An avulsion fracture occurs when part of an apophysis is ripped off by the ligament due to a sudden forceful eccentric or concentric contraction of the muscle attached to it.
Apophyses exist on many bones and are the insertion site of a number of ligaments. Avulsion fractures can occur at any of these sites.
- Tibial tuberosity: attachment of patellar ligament on proximal tibia
- Anterior superior iliac spine (ASIS): attachment of sartorius muscle; seen most commonly in adolescent sprinters
- Anterior inferior iliac spine (AIIS): attachment of rectus femoris muscle
- Distal pole of patella: patella sleeve fracture; rare injury characterized by separation of cartilage sleeve from ossified patella; may require surgery
- Ischial tuberosity apophysis: hamstring insertion avulsion seen in adolescent sprinters; frequently misdiagnosed as acute hamstring tendon or muscle injury
- Iliac crest: insertion of oblique muscles
- Medial epicondyle of humerus: insertion of many muscles including the flexors of the forearm; variant of “little league elbow”
- Olecranon: insertion of tricep tendon
Clinical Presentation and Diagnosis
Acute apophyseal injuries are generally non-contact related, but rather due to a sudden explosive eccentric muscle contraction.
History and physical exam
Patients present with:
- Severe pain
- Point tenderness
- Sometimes, history of a “popping noise or feeling” precedes injury
Exam can reveal:
- Deformity of interested area
- Decreased range of motion
- Difficulty weight-bearing
- Abnormally high patella in cases of tibial tubercle avulsion fracture
- Acute injury leads to swelling, which limits examination; re-examination after 10–14 days may be necessary.
- Plain X-rays:
- Soft tissue swelling and joint effusion are non-specific findings often seen.
- Avulsed bone fragments may be visible in acute injuries.
- Subacute injuries may reveal areas of sclerosis.
- Calcifications due to previous trauma may be visible.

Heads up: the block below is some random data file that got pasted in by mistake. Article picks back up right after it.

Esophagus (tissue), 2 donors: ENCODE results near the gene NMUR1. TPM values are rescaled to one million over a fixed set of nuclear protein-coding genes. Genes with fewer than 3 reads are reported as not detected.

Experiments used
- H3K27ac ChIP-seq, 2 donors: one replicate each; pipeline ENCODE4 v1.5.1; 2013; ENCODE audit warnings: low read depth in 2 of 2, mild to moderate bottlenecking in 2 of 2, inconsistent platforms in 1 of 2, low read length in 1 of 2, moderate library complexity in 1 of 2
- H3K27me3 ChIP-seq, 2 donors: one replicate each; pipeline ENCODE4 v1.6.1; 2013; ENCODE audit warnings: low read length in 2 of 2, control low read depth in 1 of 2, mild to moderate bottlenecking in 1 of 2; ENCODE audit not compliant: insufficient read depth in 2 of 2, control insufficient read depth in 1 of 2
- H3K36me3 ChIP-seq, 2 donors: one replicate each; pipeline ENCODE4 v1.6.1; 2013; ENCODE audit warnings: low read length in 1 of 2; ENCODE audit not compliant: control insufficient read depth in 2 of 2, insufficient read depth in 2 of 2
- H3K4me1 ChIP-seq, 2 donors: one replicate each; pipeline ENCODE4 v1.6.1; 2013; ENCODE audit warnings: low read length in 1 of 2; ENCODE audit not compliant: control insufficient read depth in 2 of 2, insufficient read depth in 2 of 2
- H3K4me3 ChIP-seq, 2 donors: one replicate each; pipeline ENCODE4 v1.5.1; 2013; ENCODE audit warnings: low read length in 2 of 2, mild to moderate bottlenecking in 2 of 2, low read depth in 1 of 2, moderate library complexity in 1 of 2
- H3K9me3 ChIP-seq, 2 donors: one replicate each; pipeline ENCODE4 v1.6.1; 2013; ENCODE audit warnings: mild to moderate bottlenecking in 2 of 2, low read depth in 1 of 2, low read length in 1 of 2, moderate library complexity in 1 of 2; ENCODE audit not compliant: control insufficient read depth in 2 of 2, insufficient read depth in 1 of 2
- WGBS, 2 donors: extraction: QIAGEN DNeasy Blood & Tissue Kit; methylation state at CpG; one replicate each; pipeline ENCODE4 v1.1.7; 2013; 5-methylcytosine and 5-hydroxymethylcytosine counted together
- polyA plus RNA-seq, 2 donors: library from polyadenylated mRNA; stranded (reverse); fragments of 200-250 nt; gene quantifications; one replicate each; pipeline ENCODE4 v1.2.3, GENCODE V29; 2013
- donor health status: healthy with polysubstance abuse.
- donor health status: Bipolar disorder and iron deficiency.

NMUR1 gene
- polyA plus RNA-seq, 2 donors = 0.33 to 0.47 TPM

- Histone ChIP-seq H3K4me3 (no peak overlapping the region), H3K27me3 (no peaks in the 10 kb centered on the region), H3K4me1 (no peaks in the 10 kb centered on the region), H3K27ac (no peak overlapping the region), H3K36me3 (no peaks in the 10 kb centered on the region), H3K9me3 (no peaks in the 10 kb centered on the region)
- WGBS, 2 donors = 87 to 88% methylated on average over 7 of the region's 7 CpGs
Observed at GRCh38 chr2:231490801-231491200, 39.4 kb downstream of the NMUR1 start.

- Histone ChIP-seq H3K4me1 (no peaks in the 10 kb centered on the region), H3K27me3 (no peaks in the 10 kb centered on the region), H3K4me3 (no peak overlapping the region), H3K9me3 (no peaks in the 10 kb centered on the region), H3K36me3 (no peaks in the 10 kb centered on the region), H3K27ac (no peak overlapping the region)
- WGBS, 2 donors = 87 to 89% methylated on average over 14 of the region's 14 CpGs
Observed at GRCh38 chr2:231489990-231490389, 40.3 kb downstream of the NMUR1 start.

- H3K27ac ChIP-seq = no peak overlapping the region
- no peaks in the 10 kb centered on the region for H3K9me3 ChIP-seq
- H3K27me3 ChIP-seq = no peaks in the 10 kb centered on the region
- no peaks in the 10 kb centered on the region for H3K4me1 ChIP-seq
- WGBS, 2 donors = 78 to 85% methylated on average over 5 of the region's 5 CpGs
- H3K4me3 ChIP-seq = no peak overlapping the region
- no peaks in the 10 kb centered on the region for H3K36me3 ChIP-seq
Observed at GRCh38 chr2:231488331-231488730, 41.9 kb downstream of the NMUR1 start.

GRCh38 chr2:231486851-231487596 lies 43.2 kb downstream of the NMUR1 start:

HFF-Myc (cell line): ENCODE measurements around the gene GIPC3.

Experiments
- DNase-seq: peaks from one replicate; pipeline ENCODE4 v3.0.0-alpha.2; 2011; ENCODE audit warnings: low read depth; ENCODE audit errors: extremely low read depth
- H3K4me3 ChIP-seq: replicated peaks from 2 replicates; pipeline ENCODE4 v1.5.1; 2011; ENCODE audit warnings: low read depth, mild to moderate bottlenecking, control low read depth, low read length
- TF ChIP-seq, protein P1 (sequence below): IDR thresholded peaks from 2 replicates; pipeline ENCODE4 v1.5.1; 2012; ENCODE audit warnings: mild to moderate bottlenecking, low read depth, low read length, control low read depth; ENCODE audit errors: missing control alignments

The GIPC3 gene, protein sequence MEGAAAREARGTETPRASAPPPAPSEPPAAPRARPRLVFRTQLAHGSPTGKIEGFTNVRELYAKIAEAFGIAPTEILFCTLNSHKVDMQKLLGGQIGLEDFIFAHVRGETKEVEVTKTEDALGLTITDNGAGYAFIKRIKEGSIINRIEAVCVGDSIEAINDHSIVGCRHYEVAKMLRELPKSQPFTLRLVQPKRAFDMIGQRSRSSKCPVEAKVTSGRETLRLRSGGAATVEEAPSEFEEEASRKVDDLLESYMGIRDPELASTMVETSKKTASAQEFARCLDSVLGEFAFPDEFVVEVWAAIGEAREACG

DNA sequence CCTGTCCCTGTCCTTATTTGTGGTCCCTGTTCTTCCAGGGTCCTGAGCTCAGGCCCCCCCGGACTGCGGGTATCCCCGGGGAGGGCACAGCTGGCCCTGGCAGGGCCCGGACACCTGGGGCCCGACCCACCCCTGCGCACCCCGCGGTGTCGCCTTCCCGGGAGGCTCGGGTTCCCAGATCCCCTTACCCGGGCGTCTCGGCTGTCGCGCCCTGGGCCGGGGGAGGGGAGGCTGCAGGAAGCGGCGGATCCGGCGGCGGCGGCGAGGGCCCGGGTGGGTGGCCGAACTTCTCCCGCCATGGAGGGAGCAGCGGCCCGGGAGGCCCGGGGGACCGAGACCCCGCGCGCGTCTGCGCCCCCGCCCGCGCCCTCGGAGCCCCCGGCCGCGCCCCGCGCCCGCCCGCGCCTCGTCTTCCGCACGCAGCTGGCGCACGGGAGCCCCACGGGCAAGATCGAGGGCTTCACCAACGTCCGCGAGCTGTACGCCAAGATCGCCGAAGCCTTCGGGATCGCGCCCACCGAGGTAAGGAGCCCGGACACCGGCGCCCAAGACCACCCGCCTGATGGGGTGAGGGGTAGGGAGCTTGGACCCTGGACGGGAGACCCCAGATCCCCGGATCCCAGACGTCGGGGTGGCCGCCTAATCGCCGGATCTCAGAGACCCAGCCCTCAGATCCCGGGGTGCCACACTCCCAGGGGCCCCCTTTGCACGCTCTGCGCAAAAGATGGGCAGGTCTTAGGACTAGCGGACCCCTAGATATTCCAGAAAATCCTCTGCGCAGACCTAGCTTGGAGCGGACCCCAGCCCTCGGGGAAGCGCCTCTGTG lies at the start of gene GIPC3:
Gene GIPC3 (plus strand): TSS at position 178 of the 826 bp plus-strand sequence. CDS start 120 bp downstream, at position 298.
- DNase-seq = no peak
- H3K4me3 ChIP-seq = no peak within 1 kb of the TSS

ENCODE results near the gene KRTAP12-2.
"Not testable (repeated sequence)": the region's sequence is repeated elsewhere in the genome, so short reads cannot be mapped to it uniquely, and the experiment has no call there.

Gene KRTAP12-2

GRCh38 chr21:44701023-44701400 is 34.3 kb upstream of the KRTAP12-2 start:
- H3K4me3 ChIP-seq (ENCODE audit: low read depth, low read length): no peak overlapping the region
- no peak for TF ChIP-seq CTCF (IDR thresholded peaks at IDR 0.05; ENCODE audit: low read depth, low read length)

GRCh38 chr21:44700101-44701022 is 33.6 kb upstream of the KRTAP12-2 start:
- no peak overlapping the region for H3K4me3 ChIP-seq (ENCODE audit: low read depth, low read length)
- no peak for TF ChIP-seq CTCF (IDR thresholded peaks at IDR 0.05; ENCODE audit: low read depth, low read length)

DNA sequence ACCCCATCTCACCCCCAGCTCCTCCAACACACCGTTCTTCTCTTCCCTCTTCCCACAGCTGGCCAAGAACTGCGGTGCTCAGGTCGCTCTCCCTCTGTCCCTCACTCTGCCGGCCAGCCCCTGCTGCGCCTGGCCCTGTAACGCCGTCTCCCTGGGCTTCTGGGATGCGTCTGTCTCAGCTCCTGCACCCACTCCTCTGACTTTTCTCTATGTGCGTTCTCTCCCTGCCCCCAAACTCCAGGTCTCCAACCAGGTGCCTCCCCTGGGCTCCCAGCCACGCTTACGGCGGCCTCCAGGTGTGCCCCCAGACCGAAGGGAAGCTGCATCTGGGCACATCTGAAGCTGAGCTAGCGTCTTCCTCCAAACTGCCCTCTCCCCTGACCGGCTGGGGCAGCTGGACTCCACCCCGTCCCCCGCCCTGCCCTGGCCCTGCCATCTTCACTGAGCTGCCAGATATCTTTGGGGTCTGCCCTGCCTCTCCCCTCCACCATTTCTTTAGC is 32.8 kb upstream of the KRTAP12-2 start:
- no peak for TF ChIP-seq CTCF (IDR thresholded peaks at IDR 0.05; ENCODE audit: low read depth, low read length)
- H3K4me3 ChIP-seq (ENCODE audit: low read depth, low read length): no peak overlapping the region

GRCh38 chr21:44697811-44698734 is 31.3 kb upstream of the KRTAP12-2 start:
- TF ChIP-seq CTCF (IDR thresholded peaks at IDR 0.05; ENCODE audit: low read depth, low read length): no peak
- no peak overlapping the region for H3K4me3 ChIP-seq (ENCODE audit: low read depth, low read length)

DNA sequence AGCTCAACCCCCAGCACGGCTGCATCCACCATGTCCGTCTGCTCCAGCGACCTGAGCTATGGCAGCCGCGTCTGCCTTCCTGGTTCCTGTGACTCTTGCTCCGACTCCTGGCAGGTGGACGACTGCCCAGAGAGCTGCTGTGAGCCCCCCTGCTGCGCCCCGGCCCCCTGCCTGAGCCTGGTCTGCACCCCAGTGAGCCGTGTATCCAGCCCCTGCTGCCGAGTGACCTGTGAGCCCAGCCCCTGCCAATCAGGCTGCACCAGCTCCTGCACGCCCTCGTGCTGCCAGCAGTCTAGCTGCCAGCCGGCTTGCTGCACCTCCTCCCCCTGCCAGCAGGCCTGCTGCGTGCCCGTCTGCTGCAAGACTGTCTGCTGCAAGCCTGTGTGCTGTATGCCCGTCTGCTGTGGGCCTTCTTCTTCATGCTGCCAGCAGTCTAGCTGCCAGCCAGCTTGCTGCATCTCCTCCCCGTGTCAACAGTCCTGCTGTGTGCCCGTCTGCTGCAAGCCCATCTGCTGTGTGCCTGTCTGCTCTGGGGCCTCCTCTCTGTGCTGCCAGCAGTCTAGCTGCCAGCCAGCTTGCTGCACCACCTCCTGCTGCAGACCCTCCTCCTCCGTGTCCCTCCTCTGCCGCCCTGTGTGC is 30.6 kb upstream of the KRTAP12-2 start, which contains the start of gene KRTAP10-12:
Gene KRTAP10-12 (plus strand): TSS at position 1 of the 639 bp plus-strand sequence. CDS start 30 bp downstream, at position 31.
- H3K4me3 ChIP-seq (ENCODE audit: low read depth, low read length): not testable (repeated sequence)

- Computed tomography (CT) scan:
- May be used to assess size of fragment and amount of displacement
- Can assist in perioperative planning
- Magnetic resonance imaging (MRI) scan: may be used to assess associated soft tissue injury
Management of most acute avulsion injuries is non-surgical and based on the location and amount of displacement of the avulsed bone.
- Non-displaced or minimally displaced apophyseal avulsion fractures:
- Protected motion, including partial weight-bearing
- Appropriately staged physical therapy
- For displaced fractures: Amount of displacement, size of fragment, and demands of athlete are important factors in surgical decision.
Additional important pediatric skeletal injuries:
- Greenstick fracture: partial-thickness fracture involving a complete break of cortex and periosteum on only 1 side of the bone. Termed “greenstick” as it resembles a break in a live, “green” twig, where 1 side of the stick remains intact. High risk for refracture and should be completely immobilized. Rarely requires reduction, but should be managed cautiously to prevent malunion or angulation deformities, and often should be referred for orthopedic follow-up.
- Supracondylar fracture: complete fracture affecting distal humerus after falling on outstretched hand (FOOSH). Commonly fractures of the elbow in children. Requires immediate orthopedic consultation as many cases are associated with neurovascular injury and require surgical intervention.
- Buckle or Torus fracture: fracture affecting growing metaphyseal bone secondary to compression load, where bone buckles or compresses. Generally considered a stable fracture. Treated by immobilization, and has a good prognosis.
- Calderazzi F, Nosenzo A, Galavotti C, Menozzi M, Pogliacomi F, Ceccarelli F. (2018). Apophyseal avulsion fractures of the pelvis. A review. Acta Biomed. 2018;89(4):470-476. doi:10.23750/abm.v89i4.7632
- Porr J, Lucaciu C, Birkett S. (2011). Avulsion fractures of the pelvis – a qualitative systematic review of the literature. J Can Chiropr Assoc. PMID: 22131561; PMCID: PMC3222700.
- George MS. (2007). Fractures of the greater tuberosity of the humerus. J Am Acad Orthop Surg. doi: 10.5435/00124635-200710000-00005. PMID: 17916784.
- Schiller J, DeFroda S, Blood T. (2017). Lower Extremity Avulsion Fractures in the Pediatric and Adolescent Athlete. J Am Acad Orthop Surg. doi: 10.5435/JAAOS-D-15-00328. PMID: 28291142.